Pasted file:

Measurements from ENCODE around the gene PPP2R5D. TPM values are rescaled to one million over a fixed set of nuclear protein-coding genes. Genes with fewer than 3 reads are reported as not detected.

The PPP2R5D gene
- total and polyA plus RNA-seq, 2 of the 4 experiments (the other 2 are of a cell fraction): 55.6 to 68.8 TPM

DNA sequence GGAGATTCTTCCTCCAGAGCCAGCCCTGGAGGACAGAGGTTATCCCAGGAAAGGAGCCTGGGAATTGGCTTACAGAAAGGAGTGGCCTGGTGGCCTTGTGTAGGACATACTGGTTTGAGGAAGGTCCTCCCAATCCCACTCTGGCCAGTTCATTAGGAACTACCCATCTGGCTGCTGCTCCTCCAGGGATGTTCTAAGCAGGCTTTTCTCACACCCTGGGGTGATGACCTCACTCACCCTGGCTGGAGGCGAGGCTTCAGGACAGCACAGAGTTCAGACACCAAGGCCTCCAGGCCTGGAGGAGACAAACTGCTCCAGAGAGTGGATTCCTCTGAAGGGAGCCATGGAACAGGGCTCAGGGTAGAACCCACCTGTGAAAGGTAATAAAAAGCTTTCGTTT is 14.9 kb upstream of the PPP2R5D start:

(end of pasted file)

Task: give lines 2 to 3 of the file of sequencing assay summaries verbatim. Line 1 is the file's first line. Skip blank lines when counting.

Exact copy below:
The PPP2R5D gene
- total and polyA plus RNA-seq, 2 of the 4 experiments (the other 2 are of a cell fraction): 55.6 to 68.8 TPM